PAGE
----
Human Relations 499
Families and War
The contrast between the two articles lies in “expectations”. In the article “_When a Parent Goes off to War…” _Mary Carolyn Voght, Director of Programs for Our Military Kidssays “These teens are expected to take on the responsibility the deployed parent used to take care of. There’s usually the expectation that they will pitch in and help out more.” The article that refers to the community minded efforts of a local congregation opens with “until a problem is spoken it cannot be solved”. This article does not show anyexpectations of families in distress to be on their own. There is feeling that it’s the community’s duty and responsibility to help military families in need because “if there’s strength back home, that makes the soldiers stronger” says Major Jim Staggers, Deputy State Chaplain for the Indiana National Guard.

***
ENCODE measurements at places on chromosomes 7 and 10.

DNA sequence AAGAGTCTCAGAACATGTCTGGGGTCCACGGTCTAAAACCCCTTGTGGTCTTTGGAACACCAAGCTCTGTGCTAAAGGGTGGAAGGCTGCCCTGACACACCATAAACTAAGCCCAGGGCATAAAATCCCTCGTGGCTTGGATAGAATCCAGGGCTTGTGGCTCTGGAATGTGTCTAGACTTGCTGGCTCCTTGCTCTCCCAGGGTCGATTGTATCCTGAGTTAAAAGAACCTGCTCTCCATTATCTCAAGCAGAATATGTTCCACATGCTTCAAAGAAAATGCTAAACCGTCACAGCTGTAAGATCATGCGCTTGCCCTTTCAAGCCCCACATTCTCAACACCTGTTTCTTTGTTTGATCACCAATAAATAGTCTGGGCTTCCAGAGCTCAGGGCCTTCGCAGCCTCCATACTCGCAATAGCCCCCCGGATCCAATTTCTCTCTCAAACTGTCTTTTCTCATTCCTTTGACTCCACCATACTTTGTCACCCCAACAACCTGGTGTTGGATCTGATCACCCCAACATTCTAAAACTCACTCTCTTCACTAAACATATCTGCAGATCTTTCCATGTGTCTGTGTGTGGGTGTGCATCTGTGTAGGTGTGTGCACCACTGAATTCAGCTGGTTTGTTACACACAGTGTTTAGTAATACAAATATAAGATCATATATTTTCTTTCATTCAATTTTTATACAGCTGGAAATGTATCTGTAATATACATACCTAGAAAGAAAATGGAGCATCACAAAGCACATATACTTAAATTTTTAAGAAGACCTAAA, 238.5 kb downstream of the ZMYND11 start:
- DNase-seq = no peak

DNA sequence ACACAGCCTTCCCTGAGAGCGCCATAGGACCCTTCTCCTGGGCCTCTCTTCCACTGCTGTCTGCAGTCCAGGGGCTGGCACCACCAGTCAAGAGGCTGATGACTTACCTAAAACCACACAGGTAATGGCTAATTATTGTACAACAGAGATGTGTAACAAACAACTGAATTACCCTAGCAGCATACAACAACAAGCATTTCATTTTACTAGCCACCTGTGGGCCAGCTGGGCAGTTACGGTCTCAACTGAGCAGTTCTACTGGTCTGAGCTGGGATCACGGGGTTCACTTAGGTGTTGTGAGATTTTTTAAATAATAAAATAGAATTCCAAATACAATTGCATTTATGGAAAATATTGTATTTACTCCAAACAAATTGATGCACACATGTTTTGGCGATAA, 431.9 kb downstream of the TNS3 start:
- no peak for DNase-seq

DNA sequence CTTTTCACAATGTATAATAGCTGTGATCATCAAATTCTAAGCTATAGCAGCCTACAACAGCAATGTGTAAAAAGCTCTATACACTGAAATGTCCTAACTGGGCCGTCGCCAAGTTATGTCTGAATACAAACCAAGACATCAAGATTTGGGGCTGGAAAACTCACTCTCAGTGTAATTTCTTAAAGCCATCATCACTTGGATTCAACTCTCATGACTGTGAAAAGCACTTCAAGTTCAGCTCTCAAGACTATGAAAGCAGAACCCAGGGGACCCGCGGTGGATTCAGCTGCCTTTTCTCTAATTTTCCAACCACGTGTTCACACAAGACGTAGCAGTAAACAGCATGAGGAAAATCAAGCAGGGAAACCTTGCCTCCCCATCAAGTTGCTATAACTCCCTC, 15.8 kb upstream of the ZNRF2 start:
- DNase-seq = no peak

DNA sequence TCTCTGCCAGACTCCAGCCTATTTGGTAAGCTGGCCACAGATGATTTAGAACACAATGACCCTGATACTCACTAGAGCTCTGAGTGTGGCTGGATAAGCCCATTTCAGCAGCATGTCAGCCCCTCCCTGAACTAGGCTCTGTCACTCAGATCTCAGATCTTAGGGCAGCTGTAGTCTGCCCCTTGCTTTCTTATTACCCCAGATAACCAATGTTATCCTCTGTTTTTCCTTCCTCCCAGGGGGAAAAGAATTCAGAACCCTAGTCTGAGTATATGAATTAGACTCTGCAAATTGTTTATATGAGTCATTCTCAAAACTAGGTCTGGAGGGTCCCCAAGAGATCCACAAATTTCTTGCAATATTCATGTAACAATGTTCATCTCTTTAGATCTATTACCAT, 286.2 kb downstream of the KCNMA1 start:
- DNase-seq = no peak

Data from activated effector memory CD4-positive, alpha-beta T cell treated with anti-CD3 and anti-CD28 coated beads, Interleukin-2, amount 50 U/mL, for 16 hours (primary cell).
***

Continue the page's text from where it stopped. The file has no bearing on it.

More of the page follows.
The first article also talks about the positive effects that can lead to children having to step up to the plate. It explains how children that are taking care of their homes are less prone to giving into peer pressures. And even though there is a sense of maturity and becoming more street smarts when a 16 year old son now becomes “man of the house” the overall feel of the article shows that there will be multiple effects for military families coping with the changes of an absence of a loved one and the majorityof the effects will be negative. The second article offers a glimmer of hope that lies in the community around you. Both articles try to come up with a solution. The first article shows a teenager forming a convention where 400 military girls get together to become friends and share similar struggle stories as well as gain some tips on how to cope. The second article reaches out to community members to offer the simplest of kindness to military families whether it’s cooking a meal, picking up a child from school, giving a gift or being a mentor. It shows how one simple act of...